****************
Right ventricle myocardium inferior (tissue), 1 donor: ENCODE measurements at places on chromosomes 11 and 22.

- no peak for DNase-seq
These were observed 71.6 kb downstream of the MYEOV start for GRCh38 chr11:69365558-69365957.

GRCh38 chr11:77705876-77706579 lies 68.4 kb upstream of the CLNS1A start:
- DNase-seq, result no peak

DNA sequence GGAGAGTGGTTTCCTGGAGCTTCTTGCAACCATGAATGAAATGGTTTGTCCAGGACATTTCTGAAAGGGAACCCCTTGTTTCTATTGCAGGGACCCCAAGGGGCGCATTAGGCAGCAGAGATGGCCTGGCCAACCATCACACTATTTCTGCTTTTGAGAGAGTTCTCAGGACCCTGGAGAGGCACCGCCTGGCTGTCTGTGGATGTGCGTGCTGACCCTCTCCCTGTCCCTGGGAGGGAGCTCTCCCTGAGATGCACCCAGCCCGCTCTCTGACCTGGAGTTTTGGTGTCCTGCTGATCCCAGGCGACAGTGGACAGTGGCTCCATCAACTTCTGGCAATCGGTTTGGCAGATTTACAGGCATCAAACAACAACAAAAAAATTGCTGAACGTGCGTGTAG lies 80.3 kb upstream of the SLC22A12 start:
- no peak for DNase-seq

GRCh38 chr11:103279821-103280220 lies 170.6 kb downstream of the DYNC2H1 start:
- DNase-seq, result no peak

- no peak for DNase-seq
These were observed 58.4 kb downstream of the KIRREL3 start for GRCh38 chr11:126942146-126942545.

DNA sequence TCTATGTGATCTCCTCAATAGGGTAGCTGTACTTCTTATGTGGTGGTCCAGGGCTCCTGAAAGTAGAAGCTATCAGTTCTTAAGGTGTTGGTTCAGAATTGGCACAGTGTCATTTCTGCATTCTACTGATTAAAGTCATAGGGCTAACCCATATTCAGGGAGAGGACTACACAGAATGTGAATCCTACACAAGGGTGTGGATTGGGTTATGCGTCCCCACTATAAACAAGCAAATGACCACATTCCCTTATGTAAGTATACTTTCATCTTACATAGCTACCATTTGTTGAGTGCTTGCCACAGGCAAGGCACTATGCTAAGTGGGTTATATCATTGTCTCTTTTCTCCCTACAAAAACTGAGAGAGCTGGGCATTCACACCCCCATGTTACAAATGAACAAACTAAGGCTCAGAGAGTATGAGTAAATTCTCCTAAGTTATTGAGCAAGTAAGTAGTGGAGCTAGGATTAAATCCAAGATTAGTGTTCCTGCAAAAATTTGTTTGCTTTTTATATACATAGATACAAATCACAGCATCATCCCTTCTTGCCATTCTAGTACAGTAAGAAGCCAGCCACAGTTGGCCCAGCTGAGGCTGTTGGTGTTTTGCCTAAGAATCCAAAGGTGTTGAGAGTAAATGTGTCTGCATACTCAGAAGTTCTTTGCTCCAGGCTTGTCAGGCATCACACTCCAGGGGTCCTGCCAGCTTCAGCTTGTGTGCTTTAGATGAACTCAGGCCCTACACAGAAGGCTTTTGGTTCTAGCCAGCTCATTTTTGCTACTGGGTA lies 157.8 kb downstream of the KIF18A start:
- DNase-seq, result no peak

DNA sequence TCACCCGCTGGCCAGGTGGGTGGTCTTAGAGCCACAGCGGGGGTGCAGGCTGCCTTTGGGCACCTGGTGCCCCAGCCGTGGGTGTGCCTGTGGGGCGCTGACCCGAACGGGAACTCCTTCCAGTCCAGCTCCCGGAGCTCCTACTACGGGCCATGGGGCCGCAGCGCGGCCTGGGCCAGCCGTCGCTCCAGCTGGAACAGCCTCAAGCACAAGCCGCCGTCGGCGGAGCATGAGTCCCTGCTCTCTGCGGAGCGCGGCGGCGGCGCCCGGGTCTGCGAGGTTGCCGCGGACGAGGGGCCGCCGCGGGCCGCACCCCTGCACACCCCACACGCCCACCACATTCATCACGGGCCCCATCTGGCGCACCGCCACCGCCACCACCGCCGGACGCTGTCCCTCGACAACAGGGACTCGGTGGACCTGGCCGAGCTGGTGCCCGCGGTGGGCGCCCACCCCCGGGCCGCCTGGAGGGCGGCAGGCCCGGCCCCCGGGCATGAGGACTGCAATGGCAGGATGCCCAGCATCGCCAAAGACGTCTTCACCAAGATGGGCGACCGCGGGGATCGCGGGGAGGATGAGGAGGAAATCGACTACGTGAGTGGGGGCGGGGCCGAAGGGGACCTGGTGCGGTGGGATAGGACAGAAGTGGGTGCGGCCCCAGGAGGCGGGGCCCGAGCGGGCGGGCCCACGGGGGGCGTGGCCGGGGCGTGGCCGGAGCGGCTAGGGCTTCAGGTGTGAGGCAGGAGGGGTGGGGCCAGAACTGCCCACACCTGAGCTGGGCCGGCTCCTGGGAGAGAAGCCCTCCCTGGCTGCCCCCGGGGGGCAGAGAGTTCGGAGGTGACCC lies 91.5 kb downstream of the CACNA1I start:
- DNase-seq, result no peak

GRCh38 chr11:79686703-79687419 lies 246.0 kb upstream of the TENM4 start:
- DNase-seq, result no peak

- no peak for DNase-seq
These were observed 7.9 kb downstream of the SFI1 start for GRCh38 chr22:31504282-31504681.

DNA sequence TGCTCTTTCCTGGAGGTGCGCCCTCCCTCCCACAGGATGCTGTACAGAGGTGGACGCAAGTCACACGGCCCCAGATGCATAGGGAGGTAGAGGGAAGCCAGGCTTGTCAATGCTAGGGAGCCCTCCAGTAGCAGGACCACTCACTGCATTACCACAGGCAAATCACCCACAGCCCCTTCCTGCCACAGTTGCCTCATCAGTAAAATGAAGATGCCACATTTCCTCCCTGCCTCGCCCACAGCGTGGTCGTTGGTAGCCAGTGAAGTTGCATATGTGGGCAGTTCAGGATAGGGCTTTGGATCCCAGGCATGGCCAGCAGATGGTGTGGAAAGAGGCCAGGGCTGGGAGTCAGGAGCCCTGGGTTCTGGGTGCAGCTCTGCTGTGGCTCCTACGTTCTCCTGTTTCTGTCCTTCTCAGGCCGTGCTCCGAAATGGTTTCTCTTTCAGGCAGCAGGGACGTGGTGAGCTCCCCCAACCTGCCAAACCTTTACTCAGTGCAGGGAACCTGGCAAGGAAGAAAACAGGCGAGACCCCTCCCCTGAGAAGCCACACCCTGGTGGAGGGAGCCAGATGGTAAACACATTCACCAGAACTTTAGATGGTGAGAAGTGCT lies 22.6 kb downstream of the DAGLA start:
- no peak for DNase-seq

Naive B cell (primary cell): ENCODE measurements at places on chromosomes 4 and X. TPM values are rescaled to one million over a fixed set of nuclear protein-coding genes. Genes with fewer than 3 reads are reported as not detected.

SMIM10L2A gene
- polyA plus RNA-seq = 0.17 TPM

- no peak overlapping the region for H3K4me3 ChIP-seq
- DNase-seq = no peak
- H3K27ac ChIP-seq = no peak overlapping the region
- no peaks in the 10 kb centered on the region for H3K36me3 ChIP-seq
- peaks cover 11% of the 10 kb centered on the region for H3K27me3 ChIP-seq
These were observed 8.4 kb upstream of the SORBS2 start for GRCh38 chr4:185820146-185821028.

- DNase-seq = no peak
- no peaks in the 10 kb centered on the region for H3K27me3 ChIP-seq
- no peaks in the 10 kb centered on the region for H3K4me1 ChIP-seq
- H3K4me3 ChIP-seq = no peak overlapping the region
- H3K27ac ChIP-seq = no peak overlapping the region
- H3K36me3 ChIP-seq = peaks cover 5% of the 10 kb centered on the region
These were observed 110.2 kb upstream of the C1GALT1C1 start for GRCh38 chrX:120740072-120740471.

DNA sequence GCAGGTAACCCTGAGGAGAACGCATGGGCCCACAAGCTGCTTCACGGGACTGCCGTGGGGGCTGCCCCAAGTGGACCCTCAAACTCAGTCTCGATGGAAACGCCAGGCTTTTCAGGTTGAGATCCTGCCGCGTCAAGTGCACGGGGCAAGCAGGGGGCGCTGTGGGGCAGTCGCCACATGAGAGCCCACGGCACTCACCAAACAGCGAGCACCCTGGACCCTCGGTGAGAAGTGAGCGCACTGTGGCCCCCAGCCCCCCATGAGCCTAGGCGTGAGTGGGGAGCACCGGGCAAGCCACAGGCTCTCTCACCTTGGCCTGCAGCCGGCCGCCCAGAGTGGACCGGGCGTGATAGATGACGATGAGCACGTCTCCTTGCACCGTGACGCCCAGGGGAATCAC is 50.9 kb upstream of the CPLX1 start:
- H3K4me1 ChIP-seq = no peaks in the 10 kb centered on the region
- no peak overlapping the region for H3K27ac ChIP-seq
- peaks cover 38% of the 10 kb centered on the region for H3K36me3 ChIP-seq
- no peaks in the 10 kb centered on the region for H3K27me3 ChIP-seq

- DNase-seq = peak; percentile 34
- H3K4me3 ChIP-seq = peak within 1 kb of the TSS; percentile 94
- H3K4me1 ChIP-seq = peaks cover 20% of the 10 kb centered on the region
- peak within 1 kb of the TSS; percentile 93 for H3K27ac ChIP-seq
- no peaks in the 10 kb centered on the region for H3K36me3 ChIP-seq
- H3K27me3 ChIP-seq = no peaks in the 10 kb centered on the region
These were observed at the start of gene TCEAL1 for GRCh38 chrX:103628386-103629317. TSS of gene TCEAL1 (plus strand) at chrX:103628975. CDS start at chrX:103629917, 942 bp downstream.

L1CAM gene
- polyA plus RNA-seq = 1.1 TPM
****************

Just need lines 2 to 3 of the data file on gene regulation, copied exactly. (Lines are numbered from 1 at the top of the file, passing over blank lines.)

- no peak for DNase-seq
These were observed 71.6 kb downstream of the MYEOV start for GRCh38 chr11:69365558-69365957.